In her essay “Indelible Video,” Chris Kraus surveys the history of video from the vantage of the Avatar-era art market. She argues that the same medium which Hollis Frampton called, back in the 70s, “a mandala of feedback” had become, by 2010, so ubiquitous, so obvious, so everywhere, that further discussion of it was obsolete. Moreover, the recent “transcription of everything into visual signs,” Kraus writes, “has voided art practice.” She remembers Frampton’s early observations: “The video frame is not a rectangle. It is a… sucking and spinning vortex into which the whole household is drawn.” And pornography’s appropriation: “On the screen, a blond woman is sucking a penis.” And what might best be described as Baudrillard’s baudrillard: “The only aim of the image is the image.” But “how,” Kraus asks, “does one image transcend other images?”

Many of the projects in this issue address Kraus’ question. Some don’t. Some address related things, like Los Angeles’ imagistic offspring, a specific Blockbuster, or many. Some examine Hollywood’s theatrical and everyday audiences. And so on. Because the content is diverse, we’ve organized it into sections, which loosely trace these experiences onscreen and online, dispersed IRL, and embodied in our heads and in our hands; in, in, in. Breathe it in.

*  *  *


I left L.A. at the end of last summer. A few months later, National Geographic ran a story about mountain lions living in Griffith Park. A “trend forecaster” collective called K-HOLE released a “report” declaring “we live in Mass Indie times,” inspiring a New York Magazine story on “embracing sameness” in lieu of “striving for ‘difference’ or ‘authenticity.’” The Hobbit (Part 2) did about as well as expected. Former web series Broad City debuted on Comedy Central. Game of Thrones entered Season 4. Lena Dunham posted photos of her dog on Instagram. George Strait retired. Another Whitney happened. (Semiotext(e) was in it.) We made this issue. Lots of stuff happened. I went back to Los Angeles.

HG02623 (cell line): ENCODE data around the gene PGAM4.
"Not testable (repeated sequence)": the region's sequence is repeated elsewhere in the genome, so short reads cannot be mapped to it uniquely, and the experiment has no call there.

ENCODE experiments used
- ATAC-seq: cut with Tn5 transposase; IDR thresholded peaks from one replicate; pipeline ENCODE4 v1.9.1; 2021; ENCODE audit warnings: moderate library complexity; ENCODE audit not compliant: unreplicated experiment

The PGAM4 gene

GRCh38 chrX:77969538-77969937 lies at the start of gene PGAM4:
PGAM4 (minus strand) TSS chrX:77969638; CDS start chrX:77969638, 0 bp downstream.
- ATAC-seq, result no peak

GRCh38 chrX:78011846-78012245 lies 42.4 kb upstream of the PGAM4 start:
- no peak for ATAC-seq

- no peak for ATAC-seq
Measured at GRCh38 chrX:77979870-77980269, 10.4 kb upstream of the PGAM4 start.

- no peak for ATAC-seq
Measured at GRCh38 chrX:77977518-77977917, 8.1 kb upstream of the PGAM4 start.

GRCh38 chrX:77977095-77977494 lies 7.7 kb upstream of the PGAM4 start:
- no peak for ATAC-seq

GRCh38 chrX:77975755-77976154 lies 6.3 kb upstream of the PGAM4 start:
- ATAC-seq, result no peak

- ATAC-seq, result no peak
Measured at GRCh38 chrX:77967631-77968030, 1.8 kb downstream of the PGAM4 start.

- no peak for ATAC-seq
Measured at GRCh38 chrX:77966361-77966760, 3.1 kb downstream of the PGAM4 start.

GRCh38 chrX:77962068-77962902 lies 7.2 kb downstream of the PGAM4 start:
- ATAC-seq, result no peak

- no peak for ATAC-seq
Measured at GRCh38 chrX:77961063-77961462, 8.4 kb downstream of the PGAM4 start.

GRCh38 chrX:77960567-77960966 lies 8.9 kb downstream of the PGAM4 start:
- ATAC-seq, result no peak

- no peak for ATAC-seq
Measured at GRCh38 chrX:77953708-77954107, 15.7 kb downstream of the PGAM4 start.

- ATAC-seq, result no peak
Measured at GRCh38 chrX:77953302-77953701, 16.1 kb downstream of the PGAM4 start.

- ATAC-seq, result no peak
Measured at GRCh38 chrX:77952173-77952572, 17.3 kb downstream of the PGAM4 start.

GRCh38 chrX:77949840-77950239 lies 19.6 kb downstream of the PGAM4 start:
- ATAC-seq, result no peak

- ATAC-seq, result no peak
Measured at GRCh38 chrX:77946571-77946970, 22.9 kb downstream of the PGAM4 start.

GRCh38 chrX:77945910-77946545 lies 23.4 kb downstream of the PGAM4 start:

A good place to find a mountain lion is, according to Nat Geo, around the Hollywood Sign. Even if it’s hot. Even if you have to wind your car around Los Feliz for an hour before you finally find the dirt road entrance, because even the iPhone, it turns out, is often limited when it comes to directions. Use an atlas.

You get out in the sun and you apply, if you do, a ton of SPF. You walk for an hour or two, up and down hills, alongside people from all over the world, cameras drawn and some even on horseback. You talk to your friend about how you can’t believe you’re actually walking to the Sign. You don’t see a lion because it’s nearly impossible to see one – the guy from Nat Geo spent dozens of hours sitting in a blind, waiting. But you do see the flat valley and the distant ocean and the panoramic skyline. You inhale the smog. You can't help but let it in. You hear some ravens in the air above Mount Lee and see the rooftops of West Hollywood on the horizon. You feel that the city has infiltrated your body, altered your voice. You feel great, on top of the world, like some future version of yourself in a moment of internet famedom. You feel part of something immense and important: “We are here, it is dusk, this moviescape is beautiful and we like each other so much!” You stand before the Sign, forever facing west, and maybe you see a hawk, as I did, perched and stoic atop the giant letter L... right next to the giant letter Y.





ABOUT THE AUTHOR
Peter Nowogrodzki is an editor at Fence and a regular contributor to INCITE.


 

 

INCITE Journal of Experimental Media
Issue Number Five (Fall 2014)


 

 

 

 

 

 

 


 

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issue #1: manifest
issue #2: counter-archive
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issue #4: exhibition guide
issue #5: blockbuster